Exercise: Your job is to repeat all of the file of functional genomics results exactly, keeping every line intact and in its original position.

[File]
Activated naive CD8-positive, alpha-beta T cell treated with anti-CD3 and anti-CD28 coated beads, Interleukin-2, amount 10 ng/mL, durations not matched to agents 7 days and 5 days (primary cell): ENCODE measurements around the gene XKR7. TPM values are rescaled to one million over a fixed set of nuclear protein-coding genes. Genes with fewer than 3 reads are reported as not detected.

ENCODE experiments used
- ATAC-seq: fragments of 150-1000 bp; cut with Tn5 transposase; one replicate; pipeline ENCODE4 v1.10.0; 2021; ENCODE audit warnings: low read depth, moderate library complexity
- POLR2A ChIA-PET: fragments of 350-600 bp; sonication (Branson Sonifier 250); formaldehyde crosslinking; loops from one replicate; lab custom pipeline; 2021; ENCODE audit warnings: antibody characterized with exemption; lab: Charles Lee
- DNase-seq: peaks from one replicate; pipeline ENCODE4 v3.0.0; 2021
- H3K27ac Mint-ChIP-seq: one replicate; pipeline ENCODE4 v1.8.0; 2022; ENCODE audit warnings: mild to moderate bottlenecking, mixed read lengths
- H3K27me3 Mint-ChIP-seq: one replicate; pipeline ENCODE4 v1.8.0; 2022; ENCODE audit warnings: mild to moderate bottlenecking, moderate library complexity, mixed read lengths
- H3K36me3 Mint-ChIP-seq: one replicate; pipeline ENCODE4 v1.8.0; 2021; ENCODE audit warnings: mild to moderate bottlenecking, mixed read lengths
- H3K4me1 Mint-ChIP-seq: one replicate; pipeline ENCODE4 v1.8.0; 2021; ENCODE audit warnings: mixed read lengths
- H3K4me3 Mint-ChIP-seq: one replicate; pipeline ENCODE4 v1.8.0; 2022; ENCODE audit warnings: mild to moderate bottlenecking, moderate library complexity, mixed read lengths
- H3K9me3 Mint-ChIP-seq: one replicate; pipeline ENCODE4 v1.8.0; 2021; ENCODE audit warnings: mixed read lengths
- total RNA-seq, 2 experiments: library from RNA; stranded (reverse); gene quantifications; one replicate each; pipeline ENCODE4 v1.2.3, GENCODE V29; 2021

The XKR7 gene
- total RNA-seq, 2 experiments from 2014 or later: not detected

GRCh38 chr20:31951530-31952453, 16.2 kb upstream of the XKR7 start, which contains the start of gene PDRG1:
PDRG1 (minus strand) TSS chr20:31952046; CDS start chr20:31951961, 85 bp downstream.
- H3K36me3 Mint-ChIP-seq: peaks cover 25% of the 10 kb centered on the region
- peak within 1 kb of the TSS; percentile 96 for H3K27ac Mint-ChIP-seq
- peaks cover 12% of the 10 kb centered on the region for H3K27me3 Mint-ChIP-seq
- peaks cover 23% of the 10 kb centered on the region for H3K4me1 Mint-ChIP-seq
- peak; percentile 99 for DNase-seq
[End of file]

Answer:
Activated naive CD8-positive, alpha-beta T cell treated with anti-CD3 and anti-CD28 coated beads, Interleukin-2, amount 10 ng/mL, durations not matched to agents 7 days and 5 days (primary cell): ENCODE measurements around the gene XKR7. TPM values are rescaled to one million over a fixed set of nuclear protein-coding genes. Genes with fewer than 3 reads are reported as not detected.

ENCODE experiments used
- ATAC-seq: fragments of 150-1000 bp; cut with Tn5 transposase; one replicate; pipeline ENCODE4 v1.10.0; 2021; ENCODE audit warnings: low read depth, moderate library complexity
- POLR2A ChIA-PET: fragments of 350-600 bp; sonication (Branson Sonifier 250); formaldehyde crosslinking; loops from one replicate; lab custom pipeline; 2021; ENCODE audit warnings: antibody characterized with exemption; lab: Charles Lee
- DNase-seq: peaks from one replicate; pipeline ENCODE4 v3.0.0; 2021
- H3K27ac Mint-ChIP-seq: one replicate; pipeline ENCODE4 v1.8.0; 2022; ENCODE audit warnings: mild to moderate bottlenecking, mixed read lengths
- H3K27me3 Mint-ChIP-seq: one replicate; pipeline ENCODE4 v1.8.0; 2022; ENCODE audit warnings: mild to moderate bottlenecking, moderate library complexity, mixed read lengths
- H3K36me3 Mint-ChIP-seq: one replicate; pipeline ENCODE4 v1.8.0; 2021; ENCODE audit warnings: mild to moderate bottlenecking, mixed read lengths
- H3K4me1 Mint-ChIP-seq: one replicate; pipeline ENCODE4 v1.8.0; 2021; ENCODE audit warnings: mixed read lengths
- H3K4me3 Mint-ChIP-seq: one replicate; pipeline ENCODE4 v1.8.0; 2022; ENCODE audit warnings: mild to moderate bottlenecking, moderate library complexity, mixed read lengths
- H3K9me3 Mint-ChIP-seq: one replicate; pipeline ENCODE4 v1.8.0; 2021; ENCODE audit warnings: mixed read lengths
- total RNA-seq, 2 experiments: library from RNA; stranded (reverse); gene quantifications; one replicate each; pipeline ENCODE4 v1.2.3, GENCODE V29; 2021

The XKR7 gene
- total RNA-seq, 2 experiments from 2014 or later: not detected

GRCh38 chr20:31951530-31952453, 16.2 kb upstream of the XKR7 start, which contains the start of gene PDRG1:
PDRG1 (minus strand) TSS chr20:31952046; CDS start chr20:31951961, 85 bp downstream.
- H3K36me3 Mint-ChIP-seq: peaks cover 25% of the 10 kb centered on the region
- peak within 1 kb of the TSS; percentile 96 for H3K27ac Mint-ChIP-seq
- peaks cover 12% of the 10 kb centered on the region for H3K27me3 Mint-ChIP-seq
- peaks cover 23% of the 10 kb centered on the region for H3K4me1 Mint-ChIP-seq
- peak; percentile 99 for DNase-seq